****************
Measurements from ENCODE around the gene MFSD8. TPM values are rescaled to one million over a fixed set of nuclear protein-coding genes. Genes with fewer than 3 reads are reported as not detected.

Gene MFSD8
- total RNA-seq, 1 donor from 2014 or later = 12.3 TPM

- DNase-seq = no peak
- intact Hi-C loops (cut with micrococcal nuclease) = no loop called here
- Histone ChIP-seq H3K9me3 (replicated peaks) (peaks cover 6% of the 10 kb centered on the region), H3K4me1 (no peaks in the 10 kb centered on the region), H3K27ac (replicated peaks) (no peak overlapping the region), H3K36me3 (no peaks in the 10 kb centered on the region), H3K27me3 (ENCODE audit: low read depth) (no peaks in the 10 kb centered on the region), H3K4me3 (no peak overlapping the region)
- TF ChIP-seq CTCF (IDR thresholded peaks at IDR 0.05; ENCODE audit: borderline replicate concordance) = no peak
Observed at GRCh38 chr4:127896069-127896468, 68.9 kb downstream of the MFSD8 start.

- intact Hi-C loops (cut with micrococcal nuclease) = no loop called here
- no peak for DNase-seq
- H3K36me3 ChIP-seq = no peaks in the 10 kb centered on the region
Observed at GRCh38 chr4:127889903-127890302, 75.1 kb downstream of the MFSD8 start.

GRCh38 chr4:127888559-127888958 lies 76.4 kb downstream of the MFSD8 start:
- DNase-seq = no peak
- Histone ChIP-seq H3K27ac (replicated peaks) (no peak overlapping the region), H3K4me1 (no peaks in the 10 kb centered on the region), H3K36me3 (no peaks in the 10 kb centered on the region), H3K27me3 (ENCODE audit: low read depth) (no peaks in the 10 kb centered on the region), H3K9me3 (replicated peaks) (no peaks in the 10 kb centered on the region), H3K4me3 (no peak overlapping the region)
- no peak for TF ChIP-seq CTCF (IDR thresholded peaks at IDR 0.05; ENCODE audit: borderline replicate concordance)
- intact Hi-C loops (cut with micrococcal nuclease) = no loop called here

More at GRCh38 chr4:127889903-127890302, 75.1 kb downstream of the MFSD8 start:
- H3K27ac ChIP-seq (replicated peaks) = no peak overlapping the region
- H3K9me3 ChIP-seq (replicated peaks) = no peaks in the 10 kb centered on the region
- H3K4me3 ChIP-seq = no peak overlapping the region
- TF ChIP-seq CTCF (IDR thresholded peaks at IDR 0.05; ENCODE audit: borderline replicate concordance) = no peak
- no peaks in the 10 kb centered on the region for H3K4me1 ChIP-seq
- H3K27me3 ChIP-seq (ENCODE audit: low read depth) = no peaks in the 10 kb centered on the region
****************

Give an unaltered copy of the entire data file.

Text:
Measurements from ENCODE around the gene MFSD8. TPM values are rescaled to one million over a fixed set of nuclear protein-coding genes. Genes with fewer than 3 reads are reported as not detected.

Gene MFSD8
- total RNA-seq, 1 donor from 2014 or later = 12.3 TPM

- DNase-seq = no peak
- intact Hi-C loops (cut with micrococcal nuclease) = no loop called here
- Histone ChIP-seq H3K9me3 (replicated peaks) (peaks cover 6% of the 10 kb centered on the region), H3K4me1 (no peaks in the 10 kb centered on the region), H3K27ac (replicated peaks) (no peak overlapping the region), H3K36me3 (no peaks in the 10 kb centered on the region), H3K27me3 (ENCODE audit: low read depth) (no peaks in the 10 kb centered on the region), H3K4me3 (no peak overlapping the region)
- TF ChIP-seq CTCF (IDR thresholded peaks at IDR 0.05; ENCODE audit: borderline replicate concordance) = no peak
Observed at GRCh38 chr4:127896069-127896468, 68.9 kb downstream of the MFSD8 start.

- intact Hi-C loops (cut with micrococcal nuclease) = no loop called here
- no peak for DNase-seq
- H3K36me3 ChIP-seq = no peaks in the 10 kb centered on the region
Observed at GRCh38 chr4:127889903-127890302, 75.1 kb downstream of the MFSD8 start.

GRCh38 chr4:127888559-127888958 lies 76.4 kb downstream of the MFSD8 start:
- DNase-seq = no peak
- Histone ChIP-seq H3K27ac (replicated peaks) (no peak overlapping the region), H3K4me1 (no peaks in the 10 kb centered on the region), H3K36me3 (no peaks in the 10 kb centered on the region), H3K27me3 (ENCODE audit: low read depth) (no peaks in the 10 kb centered on the region), H3K9me3 (replicated peaks) (no peaks in the 10 kb centered on the region), H3K4me3 (no peak overlapping the region)
- no peak for TF ChIP-seq CTCF (IDR thresholded peaks at IDR 0.05; ENCODE audit: borderline replicate concordance)
- intact Hi-C loops (cut with micrococcal nuclease) = no loop called here

More at GRCh38 chr4:127889903-127890302, 75.1 kb downstream of the MFSD8 start:
- H3K27ac ChIP-seq (replicated peaks) = no peak overlapping the region
- H3K9me3 ChIP-seq (replicated peaks) = no peaks in the 10 kb centered on the region
- H3K4me3 ChIP-seq = no peak overlapping the region
- TF ChIP-seq CTCF (IDR thresholded peaks at IDR 0.05; ENCODE audit: borderline replicate concordance) = no peak
- no peaks in the 10 kb centered on the region for H3K4me1 ChIP-seq
- H3K27me3 ChIP-seq (ENCODE audit: low read depth) = no peaks in the 10 kb centered on the region